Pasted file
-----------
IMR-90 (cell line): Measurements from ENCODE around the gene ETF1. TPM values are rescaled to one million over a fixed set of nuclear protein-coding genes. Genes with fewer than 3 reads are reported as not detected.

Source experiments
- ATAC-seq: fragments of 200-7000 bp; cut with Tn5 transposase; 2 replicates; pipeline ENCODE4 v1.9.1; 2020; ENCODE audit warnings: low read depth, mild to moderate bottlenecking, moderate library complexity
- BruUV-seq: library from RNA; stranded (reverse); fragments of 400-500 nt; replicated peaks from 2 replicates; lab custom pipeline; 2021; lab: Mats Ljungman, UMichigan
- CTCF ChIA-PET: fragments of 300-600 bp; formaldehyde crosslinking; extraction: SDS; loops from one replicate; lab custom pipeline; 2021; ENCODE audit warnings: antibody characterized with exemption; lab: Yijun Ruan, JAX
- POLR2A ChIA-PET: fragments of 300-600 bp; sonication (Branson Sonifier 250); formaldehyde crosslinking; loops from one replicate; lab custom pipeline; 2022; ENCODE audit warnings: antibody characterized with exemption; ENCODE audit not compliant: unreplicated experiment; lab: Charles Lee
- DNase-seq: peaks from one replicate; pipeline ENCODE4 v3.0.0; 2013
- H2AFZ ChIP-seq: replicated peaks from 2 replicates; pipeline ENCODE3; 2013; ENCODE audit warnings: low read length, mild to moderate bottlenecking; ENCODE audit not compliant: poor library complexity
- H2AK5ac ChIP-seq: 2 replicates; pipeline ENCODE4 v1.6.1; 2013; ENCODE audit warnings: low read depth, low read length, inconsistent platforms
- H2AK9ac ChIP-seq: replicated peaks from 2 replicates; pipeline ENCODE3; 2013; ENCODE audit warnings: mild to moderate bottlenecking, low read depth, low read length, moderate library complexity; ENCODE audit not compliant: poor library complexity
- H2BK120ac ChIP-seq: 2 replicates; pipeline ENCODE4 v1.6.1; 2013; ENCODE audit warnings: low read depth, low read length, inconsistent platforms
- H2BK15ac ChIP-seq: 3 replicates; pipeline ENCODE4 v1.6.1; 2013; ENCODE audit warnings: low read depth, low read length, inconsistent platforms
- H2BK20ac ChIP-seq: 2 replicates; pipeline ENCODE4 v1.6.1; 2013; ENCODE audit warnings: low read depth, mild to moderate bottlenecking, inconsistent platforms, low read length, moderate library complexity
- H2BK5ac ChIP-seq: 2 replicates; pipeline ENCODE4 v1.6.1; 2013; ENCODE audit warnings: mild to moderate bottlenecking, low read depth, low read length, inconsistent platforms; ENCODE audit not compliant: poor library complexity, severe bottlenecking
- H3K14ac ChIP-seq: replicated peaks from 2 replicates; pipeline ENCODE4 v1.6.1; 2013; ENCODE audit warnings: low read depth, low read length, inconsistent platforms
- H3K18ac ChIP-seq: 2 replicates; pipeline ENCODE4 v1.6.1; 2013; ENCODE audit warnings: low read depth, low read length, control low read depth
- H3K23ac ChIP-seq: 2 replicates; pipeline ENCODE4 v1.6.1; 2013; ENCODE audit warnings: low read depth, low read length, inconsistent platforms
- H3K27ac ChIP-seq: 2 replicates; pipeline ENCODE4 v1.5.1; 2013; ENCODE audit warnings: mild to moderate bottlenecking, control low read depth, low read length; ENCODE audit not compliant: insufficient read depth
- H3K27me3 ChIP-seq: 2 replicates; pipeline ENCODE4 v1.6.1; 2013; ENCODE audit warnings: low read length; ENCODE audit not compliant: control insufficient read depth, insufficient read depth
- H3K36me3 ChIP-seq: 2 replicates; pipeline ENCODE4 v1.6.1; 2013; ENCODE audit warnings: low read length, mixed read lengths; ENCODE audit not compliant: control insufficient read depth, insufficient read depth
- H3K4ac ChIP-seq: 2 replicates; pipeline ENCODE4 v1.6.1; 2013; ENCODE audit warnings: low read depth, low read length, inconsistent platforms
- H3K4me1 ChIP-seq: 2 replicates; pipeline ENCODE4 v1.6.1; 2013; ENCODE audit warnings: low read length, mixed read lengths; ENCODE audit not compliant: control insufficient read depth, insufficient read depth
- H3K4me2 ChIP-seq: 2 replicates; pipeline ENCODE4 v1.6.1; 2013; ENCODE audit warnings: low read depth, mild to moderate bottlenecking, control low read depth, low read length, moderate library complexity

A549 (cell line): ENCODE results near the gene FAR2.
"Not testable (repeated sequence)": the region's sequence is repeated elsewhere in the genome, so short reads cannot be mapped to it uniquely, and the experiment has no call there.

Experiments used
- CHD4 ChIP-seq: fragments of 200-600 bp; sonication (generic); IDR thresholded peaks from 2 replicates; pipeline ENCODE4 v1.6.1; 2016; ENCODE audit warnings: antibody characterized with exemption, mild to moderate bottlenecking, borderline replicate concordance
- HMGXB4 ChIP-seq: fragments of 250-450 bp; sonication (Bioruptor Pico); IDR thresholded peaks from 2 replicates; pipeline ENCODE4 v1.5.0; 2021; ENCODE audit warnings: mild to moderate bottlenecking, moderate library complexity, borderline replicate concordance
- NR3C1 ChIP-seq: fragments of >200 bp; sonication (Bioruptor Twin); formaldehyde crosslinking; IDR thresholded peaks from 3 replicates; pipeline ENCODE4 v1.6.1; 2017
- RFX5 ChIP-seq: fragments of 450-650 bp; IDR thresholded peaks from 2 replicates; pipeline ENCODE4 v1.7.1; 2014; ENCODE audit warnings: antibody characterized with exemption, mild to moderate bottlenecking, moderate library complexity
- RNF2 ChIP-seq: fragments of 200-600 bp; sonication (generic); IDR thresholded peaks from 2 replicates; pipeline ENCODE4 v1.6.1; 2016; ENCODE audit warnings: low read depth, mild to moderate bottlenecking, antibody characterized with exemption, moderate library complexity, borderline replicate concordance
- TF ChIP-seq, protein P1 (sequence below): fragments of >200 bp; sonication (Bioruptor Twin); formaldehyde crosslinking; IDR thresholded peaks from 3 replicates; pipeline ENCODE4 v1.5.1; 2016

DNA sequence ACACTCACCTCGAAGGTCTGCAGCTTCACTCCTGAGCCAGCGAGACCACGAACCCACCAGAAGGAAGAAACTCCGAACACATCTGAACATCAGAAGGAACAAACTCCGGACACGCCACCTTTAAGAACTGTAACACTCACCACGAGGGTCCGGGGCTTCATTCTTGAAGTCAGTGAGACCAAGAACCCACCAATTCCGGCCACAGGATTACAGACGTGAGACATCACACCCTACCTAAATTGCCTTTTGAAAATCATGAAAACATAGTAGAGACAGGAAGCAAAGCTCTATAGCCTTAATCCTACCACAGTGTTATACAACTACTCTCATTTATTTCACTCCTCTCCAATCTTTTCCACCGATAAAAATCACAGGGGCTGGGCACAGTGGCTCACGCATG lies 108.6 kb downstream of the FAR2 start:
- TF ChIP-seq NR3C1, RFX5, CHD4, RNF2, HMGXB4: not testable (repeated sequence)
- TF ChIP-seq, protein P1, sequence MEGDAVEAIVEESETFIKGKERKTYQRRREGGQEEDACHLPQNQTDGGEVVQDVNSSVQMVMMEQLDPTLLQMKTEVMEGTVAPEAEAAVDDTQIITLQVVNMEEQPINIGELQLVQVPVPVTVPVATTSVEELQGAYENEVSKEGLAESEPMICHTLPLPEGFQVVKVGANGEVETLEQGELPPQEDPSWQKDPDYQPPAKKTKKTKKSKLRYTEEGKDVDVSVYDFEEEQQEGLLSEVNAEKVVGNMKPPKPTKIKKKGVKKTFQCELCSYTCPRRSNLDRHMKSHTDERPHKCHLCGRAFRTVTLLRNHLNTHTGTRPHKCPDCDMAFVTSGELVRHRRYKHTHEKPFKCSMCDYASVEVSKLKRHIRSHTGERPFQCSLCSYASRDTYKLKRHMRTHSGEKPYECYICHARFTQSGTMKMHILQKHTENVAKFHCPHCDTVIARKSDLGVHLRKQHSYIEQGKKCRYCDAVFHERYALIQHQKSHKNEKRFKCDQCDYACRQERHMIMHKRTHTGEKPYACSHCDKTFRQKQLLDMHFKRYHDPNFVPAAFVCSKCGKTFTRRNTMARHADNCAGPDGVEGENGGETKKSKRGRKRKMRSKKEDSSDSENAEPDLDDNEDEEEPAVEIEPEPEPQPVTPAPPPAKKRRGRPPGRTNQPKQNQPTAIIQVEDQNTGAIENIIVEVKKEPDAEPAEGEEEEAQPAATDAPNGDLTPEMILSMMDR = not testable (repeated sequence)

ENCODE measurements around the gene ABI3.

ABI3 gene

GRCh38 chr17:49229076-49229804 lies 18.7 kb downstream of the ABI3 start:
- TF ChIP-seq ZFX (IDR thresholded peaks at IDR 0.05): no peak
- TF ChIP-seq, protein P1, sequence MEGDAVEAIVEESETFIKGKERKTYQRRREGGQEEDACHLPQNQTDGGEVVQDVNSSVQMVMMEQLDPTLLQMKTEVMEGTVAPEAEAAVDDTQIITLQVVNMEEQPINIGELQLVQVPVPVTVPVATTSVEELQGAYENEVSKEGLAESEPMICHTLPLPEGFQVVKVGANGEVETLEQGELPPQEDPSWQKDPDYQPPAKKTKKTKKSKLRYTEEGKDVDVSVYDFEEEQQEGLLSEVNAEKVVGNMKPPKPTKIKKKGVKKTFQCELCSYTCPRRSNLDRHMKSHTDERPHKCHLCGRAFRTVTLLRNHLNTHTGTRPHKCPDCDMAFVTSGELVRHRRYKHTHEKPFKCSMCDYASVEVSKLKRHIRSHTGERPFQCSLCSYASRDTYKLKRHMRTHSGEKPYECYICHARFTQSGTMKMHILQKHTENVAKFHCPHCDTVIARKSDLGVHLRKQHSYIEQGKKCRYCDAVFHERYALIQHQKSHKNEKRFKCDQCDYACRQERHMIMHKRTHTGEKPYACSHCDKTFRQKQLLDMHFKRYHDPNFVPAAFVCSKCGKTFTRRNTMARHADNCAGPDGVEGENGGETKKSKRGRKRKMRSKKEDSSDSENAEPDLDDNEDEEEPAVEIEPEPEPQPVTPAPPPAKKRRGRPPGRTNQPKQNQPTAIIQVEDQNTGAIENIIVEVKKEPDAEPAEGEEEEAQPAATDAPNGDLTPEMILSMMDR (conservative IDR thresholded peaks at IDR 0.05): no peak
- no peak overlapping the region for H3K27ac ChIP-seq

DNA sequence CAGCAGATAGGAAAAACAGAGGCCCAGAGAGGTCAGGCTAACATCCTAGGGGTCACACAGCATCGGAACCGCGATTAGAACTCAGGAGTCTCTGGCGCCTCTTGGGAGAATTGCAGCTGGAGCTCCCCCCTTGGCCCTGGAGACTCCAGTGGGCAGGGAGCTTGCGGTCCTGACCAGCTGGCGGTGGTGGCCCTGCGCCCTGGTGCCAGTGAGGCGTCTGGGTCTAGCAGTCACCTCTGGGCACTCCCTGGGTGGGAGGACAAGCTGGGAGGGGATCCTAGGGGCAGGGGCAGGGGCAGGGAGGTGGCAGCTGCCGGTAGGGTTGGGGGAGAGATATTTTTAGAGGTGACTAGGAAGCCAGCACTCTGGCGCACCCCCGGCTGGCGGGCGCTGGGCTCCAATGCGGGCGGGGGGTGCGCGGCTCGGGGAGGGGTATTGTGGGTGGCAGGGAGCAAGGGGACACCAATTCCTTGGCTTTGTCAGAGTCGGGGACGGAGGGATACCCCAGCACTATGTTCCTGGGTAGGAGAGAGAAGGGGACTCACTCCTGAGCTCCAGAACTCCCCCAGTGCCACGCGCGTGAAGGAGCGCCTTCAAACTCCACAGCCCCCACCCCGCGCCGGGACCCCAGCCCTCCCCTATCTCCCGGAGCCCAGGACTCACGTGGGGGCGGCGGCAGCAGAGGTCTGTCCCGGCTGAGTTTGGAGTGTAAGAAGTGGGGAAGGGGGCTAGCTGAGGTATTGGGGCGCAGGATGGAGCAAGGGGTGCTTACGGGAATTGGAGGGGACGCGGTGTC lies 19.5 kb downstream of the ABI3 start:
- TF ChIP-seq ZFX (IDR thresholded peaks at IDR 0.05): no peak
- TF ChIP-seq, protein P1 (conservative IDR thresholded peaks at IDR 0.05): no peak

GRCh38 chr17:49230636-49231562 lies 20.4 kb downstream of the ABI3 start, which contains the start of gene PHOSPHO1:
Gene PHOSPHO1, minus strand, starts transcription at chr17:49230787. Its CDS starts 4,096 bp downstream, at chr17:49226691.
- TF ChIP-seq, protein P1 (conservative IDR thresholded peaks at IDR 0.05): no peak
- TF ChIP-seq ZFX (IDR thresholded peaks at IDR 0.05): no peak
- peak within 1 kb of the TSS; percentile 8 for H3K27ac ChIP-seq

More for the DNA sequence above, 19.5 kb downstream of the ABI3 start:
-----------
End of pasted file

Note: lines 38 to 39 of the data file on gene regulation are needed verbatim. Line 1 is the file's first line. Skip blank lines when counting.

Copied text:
GRCh38 chr17:49229076-49229804 lies 18.7 kb downstream of the ABI3 start:
- TF ChIP-seq ZFX (IDR thresholded peaks at IDR 0.05): no peak